Police officers don’t suspect me. Store owners like me. White strangers don’t feel threatened by me. Racists get too comfortable with me. Homophobes unknowingly befriend me. My straight white doppelgänger and I ride the subway together as I try to lose her in crowds and leave her behind at parties. I dispel her with the perpetual coming-out, the casual “I’m not white,” the introduction of my partner.
I’ve spent most of my adult life actively trying to evade her. But every time I sit down with new people, I know that she sits down first.
We Wish You A Queerer Christmas
This holiday season, rely on friends.
Author’s Note: And wine.
The Other Other Bound 2
Ellen and Portia made a Bound 2-themed holiday card for their loved ones this year. This that red-cup-all-on-the-lawn shit.
Gay Rights Roundup
+ The first same-sex weddings in England and Wales will begin March 29, 2014! That gives us juuust enough time to buy a nice hat.
+ Fortune 500 companies are getting the hang of this equal-benefits-for-same-sex-attracted-folk-and-their-kin thing.
+ ICYMI: It ain’t easy being queer and homeless.
There were times — after he told his parents he was gay, for example, and his mother wept and his father tried to hit him — when Fredy Bolvito curled up on a bench in Union Square here and cried because he had AIDS and no job and no place to stay and he felt, he said, that “my life was over.”
But there were also days when he sat on the bench in the square and sang “The Star-Spangled Banner,” looking up at the flags atop the Westin St. Francis hotel and thinking, “That’s breathtaking, that’s my American dream.” Or when he mingled with tourists, giving them directions to the cable cars, or gazed through the windows at the shoppers in Macy’s and was saddened by how rich and healthy they looked.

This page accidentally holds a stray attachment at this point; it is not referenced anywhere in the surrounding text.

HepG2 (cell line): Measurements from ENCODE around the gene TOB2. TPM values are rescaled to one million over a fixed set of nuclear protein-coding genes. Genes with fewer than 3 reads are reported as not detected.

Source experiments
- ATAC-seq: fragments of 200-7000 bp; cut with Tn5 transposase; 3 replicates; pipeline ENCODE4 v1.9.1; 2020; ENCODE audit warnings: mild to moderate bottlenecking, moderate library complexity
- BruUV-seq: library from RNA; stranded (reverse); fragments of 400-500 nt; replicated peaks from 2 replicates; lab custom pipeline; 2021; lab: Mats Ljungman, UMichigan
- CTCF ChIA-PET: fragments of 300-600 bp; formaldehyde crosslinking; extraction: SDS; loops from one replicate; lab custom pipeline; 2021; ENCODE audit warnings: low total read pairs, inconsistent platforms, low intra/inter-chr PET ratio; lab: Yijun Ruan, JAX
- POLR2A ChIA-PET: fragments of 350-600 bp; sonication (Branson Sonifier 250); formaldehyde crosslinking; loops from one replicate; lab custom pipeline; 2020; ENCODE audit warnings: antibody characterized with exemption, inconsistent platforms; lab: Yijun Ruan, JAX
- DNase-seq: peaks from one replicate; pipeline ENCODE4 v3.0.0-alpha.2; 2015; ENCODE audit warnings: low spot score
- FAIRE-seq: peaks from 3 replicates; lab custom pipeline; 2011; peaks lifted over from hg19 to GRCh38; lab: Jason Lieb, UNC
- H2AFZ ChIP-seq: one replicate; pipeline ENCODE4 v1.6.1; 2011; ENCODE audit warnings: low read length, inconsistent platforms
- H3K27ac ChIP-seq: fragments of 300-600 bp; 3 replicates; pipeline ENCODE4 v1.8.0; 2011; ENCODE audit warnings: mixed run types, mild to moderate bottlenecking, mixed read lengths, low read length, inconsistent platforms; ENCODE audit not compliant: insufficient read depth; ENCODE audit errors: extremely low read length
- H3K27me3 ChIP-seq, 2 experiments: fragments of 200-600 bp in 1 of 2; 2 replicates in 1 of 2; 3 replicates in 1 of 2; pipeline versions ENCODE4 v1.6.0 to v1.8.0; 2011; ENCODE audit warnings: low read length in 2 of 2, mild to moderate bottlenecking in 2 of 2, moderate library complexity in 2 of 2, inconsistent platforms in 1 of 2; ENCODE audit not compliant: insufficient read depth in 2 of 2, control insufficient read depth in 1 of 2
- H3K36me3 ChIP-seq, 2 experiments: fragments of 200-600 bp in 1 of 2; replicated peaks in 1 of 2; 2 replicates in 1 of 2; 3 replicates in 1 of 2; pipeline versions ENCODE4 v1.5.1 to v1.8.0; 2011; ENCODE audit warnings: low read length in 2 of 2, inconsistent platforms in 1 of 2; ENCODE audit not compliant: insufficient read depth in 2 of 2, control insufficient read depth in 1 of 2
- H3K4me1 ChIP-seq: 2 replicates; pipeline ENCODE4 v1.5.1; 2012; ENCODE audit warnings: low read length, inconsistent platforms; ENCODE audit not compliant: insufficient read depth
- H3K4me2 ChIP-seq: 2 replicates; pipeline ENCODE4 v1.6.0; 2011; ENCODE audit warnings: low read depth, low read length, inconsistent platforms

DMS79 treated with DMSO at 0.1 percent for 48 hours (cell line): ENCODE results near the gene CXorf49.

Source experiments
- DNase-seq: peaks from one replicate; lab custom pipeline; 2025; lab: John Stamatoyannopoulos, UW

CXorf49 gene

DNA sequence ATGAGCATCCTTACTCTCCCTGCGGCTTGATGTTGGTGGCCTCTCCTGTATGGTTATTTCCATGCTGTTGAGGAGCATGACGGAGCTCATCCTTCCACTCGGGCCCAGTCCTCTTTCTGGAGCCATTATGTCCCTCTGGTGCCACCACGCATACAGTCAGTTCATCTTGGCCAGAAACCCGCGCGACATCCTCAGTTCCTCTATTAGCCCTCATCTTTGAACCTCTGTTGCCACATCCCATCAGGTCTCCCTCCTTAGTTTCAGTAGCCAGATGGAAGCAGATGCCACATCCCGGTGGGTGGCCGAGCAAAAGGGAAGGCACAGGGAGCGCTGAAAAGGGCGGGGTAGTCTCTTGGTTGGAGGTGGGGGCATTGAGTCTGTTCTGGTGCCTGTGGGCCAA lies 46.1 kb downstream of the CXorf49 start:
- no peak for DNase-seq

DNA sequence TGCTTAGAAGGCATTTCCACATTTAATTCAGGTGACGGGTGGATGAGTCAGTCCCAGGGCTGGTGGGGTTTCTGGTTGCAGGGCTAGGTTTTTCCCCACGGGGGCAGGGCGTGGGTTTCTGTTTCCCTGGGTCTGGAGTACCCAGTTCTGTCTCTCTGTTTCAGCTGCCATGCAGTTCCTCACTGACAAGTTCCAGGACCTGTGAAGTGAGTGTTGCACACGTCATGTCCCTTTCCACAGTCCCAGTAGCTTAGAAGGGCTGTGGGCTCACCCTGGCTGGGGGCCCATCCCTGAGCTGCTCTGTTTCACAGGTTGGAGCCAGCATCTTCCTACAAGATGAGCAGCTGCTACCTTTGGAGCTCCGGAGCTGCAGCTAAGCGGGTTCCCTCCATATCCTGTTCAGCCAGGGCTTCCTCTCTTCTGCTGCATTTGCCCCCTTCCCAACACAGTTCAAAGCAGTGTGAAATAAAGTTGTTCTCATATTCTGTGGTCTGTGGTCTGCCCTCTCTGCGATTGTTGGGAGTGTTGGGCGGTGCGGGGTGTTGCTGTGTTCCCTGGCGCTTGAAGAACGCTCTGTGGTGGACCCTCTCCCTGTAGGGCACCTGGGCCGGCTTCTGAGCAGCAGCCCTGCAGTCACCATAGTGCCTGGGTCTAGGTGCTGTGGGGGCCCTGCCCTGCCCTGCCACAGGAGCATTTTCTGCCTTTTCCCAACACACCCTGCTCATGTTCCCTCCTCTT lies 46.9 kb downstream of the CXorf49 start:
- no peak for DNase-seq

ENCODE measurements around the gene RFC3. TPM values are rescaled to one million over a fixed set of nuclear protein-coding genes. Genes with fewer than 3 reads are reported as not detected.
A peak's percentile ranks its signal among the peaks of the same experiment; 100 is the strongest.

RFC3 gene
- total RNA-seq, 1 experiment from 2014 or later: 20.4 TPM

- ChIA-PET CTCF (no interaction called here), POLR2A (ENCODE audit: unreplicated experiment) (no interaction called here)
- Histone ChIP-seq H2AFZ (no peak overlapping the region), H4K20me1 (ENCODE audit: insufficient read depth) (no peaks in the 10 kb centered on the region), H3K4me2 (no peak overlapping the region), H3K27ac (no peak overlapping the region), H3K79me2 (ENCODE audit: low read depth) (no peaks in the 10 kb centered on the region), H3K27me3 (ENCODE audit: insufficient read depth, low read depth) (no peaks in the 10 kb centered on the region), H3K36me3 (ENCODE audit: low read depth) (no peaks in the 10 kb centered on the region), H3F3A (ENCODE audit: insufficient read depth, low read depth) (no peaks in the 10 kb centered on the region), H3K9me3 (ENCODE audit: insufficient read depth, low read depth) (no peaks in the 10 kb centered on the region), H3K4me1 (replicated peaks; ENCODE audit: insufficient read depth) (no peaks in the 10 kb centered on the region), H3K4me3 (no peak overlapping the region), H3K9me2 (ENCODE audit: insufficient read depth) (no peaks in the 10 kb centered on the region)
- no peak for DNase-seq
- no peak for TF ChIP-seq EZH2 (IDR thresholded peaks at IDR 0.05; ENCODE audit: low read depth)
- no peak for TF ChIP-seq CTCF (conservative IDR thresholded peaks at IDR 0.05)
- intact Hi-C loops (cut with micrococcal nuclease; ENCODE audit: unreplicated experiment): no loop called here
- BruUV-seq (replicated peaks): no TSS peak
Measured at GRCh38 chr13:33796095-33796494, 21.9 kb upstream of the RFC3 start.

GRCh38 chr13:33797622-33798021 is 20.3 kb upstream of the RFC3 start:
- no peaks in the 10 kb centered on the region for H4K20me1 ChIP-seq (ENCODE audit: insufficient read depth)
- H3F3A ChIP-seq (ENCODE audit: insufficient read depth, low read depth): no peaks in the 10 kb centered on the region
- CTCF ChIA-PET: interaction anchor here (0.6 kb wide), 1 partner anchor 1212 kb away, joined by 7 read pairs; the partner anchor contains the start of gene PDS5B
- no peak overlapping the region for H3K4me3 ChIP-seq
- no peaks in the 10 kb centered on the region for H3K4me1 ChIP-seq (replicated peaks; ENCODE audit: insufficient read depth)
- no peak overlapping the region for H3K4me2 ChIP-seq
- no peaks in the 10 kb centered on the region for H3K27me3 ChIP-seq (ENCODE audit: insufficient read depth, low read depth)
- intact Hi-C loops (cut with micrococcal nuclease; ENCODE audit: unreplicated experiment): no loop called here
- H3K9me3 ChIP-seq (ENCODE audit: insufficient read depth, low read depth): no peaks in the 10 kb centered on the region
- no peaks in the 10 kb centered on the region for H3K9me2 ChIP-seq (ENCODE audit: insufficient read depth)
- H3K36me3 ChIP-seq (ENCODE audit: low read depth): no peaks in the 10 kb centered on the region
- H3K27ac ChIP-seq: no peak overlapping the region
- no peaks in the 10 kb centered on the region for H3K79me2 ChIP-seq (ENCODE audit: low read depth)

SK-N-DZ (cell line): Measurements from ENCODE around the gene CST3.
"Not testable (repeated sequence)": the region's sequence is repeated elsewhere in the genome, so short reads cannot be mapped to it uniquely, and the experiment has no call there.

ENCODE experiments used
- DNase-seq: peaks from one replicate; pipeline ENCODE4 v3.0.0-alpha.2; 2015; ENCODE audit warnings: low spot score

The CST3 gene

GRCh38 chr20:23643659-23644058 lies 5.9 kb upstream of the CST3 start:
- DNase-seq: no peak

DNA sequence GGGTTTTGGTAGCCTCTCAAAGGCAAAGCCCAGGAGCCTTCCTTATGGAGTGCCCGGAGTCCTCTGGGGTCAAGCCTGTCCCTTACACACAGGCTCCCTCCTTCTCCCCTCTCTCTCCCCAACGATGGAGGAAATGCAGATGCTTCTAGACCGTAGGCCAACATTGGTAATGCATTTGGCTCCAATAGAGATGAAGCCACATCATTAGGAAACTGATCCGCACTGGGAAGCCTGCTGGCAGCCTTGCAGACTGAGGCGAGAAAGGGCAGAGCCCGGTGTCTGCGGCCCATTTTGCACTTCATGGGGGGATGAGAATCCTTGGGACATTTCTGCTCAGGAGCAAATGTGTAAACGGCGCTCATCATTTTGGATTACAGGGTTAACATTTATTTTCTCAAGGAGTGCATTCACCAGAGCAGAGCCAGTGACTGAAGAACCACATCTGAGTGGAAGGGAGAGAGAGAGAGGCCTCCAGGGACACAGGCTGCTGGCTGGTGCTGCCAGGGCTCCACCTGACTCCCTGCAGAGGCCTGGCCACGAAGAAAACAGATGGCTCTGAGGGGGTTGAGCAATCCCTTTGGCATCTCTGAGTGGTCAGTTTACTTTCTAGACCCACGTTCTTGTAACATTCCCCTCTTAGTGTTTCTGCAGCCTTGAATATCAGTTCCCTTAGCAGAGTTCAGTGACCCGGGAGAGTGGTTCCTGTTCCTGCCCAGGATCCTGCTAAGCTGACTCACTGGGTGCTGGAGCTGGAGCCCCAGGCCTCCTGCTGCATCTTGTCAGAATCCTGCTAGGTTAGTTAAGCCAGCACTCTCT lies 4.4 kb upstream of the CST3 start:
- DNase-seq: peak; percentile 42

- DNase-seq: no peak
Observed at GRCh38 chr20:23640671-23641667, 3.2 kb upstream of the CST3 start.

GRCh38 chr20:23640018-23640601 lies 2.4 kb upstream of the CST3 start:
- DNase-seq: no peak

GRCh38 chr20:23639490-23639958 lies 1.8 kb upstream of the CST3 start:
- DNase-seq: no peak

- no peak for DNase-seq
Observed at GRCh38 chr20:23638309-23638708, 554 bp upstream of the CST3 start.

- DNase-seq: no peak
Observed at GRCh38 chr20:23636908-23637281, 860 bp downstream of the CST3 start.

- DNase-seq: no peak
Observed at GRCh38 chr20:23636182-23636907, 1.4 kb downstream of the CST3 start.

He scavenged for meals in garbage bins. He avoided the homeless shelters, where he had heard that gays were taunted, or worse. His “angel,” he said, was in the center of the square: the statue “Victory,” a trident in one hand, a wreath in the other.
“I would look at it at night and think, ‘Oh my God, that’s my hope,’” he said.
Hieu Nguyen and fellow protesters stood on the sidewalk holding signs and waving an enormous rainbow flag as the traditional Vietnamese parade passed them by.
Barred from the Lunar New Year’s event — and largely ignored in their own community — members of the fledgling gay rights group decided it was time to stop playing nice.
They took training sessions with established LGBT groups, sought out legal strategy from veteran gay rights defenders Lambda Legal and attended workshops.
Now emboldened activists are flexing their muscles and demanding change in Little Saigon, a sprawling immigrant community that has dragged its feet on coming to terms with basic gay rights issues.
“This is not the Rosa Parks era,” said Nguyen, a Garden Grove social worker. “I’m not sitting at the back of the bus anymore.”
You Should Go / Give / Be Excited About…
+ Bloom: Memories will feature the first-ever trans* character in an RPG. And it’s all thanks to a trans* game developer. SO SUPPORT IT ALREADY.
+ Feminist Campus is spotlighting young feminists with the Feminist You Should Know contest – and all this week, you can vote for a winner!
+ Support Rape Aid with a $20 ticket to their Wintry Mix party! Oh, and you get to go.
+ On Friday, DC’s West End Cinema will be screening The Punk Singer. I’ll be there!
Kathleen Hanna, lead singer of the punk band Bikini Kill and dance-punk trio Le Tigre, rose to national attention as the reluctant but never shy voice of the riot grrrl movement. She became one of the most famously outspoken feminist icons, a cultural lightning rod. Her critics wished she would just shut-up, and her fans hoped she never would. So in 2005, when Hanna stopped shouting, many wondered why. Through 20 years of archival footage and intimate interviews with Hanna, THE PUNK SINGER takes viewers on a fascinating tour of contemporary music and offers a never-before-seen view into the life of this fearless leader.